Disclosures: Osborn and one other author report support from the Templeton World Charity Foundation. Please see the study for all other authors’ relevant financial disclosures.
June 11, 2021
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Layperson-delivered psychological intervention may improve adolescent depression, anxiety

Disclosures: Osborn and one other author report support from the Templeton World Charity Foundation. Please see the study for all other authors’ relevant financial disclosures.
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A layperson-delivered psychological intervention that focused on positive human attributes rather than psychopathology reduced depression and anxiety in adolescents, according to results of a randomized clinical trial conducted in Kenya.

“This intervention, Shamiri (Kiswahili for thrive), is designed for implementation with adolescents meeting in groups led by trained laypersons,” Tom L. Osborn, AB, of the Shamiri Institute and department of psychology at Harvard University, and colleagues wrote in JAMA Psychiatry. “A preliminary proof-of-concept trial tested Shamiri with 51 Kenyan youths (aged 14 to 17 years) who showed elevated anxiety and/or depression symptoms. Youths randomly assigned to Shamiri (n = 28) showed significantly greater reductions in depression and anxiety symptoms than youths randomized to a study skills control (n = 23).”

man with depression sitting on bench
Source: Adobe Stock

However, small sample size and limited follow-up weakened that study, according to Osborn and colleagues. In the current study, they aimed to determine whether Shamiri, a 4-week layperson-delivered intervention incorporating elements of growth mindset, gratitude and value affirmation, improved depression and anxiety symptoms among symptomatic Kenyan adolescents aged 13 to 18 years. They included outcomes evaluated at baseline, posttreatment and 2-week and 7-month follow-up from four secondary schools in two counties in Kenya and used intent-to-treat analyses to analyze effects.

Osborn and colleagues randomly assigned participants to the Shamiri intervention (n = 205) or to a study skills control group (n = 208), and those in both conditions met in groups with a mean size of 9 participants for 60 minutes per week for 4 weeks. A total of 307 adolescents completed the 4-week intervention. Participants had a mean age of 15.5 years and 65.21% were female. Depression symptoms assessed via the Patient Health Questionnaire-8 item and anxiety symptoms assessed via the Generalized Anxiety Disorder-7 item served as primary outcomes. The researchers hypothesized analyses of imputed data to reveal significant reductions in symptoms of depression and anxiety for participants assigned to Shamiri vs. those assigned to the study skills group.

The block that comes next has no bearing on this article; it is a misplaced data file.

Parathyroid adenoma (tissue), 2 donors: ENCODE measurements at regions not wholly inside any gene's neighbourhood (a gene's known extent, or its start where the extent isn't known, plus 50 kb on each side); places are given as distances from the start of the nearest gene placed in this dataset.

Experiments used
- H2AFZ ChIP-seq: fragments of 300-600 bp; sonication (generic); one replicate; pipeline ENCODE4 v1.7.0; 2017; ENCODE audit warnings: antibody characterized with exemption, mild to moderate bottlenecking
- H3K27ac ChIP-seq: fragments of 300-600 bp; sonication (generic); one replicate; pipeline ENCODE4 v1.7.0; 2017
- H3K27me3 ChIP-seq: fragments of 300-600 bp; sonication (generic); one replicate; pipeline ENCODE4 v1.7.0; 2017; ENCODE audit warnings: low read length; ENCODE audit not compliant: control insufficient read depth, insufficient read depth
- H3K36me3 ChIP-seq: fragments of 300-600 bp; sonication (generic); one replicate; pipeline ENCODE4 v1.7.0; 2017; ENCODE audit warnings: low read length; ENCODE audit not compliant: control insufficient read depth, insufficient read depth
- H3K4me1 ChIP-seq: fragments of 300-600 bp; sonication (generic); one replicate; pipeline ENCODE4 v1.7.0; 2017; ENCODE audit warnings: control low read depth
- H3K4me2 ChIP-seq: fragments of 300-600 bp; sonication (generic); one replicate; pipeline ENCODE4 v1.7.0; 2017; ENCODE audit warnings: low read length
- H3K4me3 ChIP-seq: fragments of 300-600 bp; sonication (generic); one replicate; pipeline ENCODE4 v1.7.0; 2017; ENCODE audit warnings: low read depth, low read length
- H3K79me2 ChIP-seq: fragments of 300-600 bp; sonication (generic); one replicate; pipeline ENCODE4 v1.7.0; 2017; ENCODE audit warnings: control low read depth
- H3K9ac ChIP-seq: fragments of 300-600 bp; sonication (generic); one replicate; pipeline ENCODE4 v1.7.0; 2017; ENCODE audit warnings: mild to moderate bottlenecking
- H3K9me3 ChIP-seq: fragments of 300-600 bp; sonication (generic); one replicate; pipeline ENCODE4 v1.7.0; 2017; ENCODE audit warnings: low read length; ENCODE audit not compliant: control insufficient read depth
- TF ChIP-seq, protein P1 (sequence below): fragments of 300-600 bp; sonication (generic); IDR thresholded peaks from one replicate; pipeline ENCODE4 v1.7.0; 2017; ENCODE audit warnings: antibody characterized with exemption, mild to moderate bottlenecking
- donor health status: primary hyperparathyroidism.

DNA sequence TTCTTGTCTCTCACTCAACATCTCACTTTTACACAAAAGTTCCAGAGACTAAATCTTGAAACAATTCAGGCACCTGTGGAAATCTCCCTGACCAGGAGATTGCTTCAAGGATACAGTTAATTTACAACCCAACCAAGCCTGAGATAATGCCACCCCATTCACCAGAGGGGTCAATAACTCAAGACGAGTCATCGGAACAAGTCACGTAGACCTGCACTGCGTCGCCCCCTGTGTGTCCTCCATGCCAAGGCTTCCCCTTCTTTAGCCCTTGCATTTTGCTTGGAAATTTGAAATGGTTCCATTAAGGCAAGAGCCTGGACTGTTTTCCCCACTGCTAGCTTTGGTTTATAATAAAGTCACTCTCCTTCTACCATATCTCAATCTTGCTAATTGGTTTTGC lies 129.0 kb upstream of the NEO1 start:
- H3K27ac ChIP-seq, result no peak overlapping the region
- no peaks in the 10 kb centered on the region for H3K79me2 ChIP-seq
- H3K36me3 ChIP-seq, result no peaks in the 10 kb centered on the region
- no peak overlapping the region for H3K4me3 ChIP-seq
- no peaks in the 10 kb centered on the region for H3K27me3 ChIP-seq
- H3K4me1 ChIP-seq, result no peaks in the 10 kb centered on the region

Results showed participants rated both Shamiri and study skills as highly useful and that both reduced symptoms of depression and anxiety; however, according to analyses with imputed data, those who received Shamiri exhibited greater reductions in depressive symptoms at posttreatment, 2-week follow-up and 7-month follow-up, as well as greater reductions in anxiety symptoms at posttreatment, 2-week follow-up and 7-month follow-up.

“Shamiri was created, and the study designed and implemented, by a multicultural team with combined expertise in intervention science and the relevant cultural context — an approach that may have value for global mental health research,” Osborn and colleagues wrote. “The positive findings suggest the testable possibility that interventions that are simple in design, low in cost, focused on positive human attributes and character strengths and delivered by laypersons may contribute usefully to global mental health.”